By Dave Workman,
With big game hunting seasons still a couple of months away, early September may seem like an oddball time to start worrying about getting your rifle zeroed in, but take the word of an old (and getting older!) Pacific Northwest deer and elk hunter.
But it is the perfect time to be heading to the nearest gun range to make sure your rifle is up to the task for this fall’s action. You may only get one shot, and it needs to count.
Years ago I began using scopes on all of my serious modern rifles. My eyes aren’t what they were back in my 20s and early 30s, and the addition of a scope on my rifles not only made good sense, it was pretty much essential. Thanks to good glass on various rifles over the years, I’ve notched tags in four states and actually didn’t take a shot that might have cost a hefty fine because a buck that I could see in a bit of ground fog out on the Wyoming prairie actually turned out to be two bucks, one standing right behind the other.
I waited until they separated and put venison in the cooler.
I’ve even got a scope on my .22-caliber Ruger 10/22, a little semi-auto that was part of a test and evaluation some years ago that proved so accurate that I hung onto it. Fitted with a Bushnell 1.5-4X scope, that rifle became something of a centerpiece for a story I later worked on about plinking. When you can shoot the heads off kitchen matches at 25 yards off a rest, there is nothing to prevent making head shots on rabbits or even dumb grouse, squirrels or small varmints.
Today’s rifle scopes feature the best optics anybody can buy in a variety of price ranges. Always buy the best you can afford, and you will never be disappointed.
One of my .30-06 rifles has a Swarovski Optik 3-10X scope on top, while another wears a Bushnell in 3-9X. My bolt-action Savage in .308 Winchester is topped by a Leupold 3-9X, and my .257 Roberts features a 3-9X Burris that will likely see some action in October, as I haven’t hunted with it in a few years, and it’s due for a field trip.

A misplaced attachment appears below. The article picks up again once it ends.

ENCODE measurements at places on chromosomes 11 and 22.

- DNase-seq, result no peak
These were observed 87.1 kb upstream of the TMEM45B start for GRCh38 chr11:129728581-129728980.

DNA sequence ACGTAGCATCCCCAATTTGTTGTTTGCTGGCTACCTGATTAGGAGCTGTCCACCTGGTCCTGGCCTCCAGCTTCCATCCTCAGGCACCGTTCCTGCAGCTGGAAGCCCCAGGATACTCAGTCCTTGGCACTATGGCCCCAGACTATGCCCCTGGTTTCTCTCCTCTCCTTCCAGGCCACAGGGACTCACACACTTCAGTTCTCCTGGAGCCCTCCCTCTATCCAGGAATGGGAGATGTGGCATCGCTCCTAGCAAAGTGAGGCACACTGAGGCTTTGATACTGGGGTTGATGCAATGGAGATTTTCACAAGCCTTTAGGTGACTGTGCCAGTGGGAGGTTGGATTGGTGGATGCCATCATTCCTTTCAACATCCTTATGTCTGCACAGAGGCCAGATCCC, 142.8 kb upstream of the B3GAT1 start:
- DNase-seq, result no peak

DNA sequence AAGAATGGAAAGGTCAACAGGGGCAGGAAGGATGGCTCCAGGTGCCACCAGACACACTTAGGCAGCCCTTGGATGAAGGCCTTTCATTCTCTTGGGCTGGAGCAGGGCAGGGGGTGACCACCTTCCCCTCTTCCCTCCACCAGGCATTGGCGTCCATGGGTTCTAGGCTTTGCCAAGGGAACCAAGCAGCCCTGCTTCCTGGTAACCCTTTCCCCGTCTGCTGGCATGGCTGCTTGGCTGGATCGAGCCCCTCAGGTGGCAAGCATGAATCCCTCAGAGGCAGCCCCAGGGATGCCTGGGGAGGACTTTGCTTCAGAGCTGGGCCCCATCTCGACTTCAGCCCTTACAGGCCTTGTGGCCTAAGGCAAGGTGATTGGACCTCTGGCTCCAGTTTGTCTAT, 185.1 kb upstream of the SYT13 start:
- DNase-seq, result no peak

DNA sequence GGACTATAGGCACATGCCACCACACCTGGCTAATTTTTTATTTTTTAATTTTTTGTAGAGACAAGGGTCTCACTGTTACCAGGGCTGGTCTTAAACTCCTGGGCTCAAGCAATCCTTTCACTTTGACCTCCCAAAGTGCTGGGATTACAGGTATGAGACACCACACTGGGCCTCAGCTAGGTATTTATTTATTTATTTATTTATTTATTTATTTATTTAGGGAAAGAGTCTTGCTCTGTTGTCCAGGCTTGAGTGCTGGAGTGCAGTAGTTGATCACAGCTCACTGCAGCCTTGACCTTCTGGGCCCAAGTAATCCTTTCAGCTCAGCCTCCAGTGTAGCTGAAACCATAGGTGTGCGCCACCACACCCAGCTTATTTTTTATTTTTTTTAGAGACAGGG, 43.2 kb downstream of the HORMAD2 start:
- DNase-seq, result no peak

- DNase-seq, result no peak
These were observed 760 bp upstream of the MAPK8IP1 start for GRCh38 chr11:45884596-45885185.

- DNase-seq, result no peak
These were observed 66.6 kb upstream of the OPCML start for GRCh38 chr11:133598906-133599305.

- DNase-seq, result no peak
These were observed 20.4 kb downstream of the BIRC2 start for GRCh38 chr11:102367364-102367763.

My Model 99 Savage is also scoped with an old Bausch & Lomb 2-7X. I used that rifle for years with iron sights —a full buckhorn rear and factory bead up front – but finally had to admit that it was time to make it reach out farther than I could see even with glasses.
Readers will observe that most of my scopes are 3-9X, and there’s a reason for that. I do a lot of glassing with 8X binoculars, and having a scope with the same magnification capability will deliver the same size image to my eye when it’s time to shoot.
The 3-9X is the most popular power/zoom range among North American hunters unless they are folks who take real long shots. There is some controversy over whether shooting at long distances is beyond the realm of “fair chase,” and having killed one deer at better than 350 yards a few years ago, I can agree that long shots will stretch the marksmanship capabilities of a lot of people.
Others, however, seem to be deadly at a distance, though when one considers loss of projectile energy at longer ranges, this is an area where the shooter needs to be at the top of his/her form, using a caliber with a bullet weight that will get the job done.
Truth be told, most “long” shots probably aren’t that long. Thanks to modern rangefinders, sometimes an ego can be deflated a bit, but not to worry, because a notched tag at any range carries with it some bragging rights!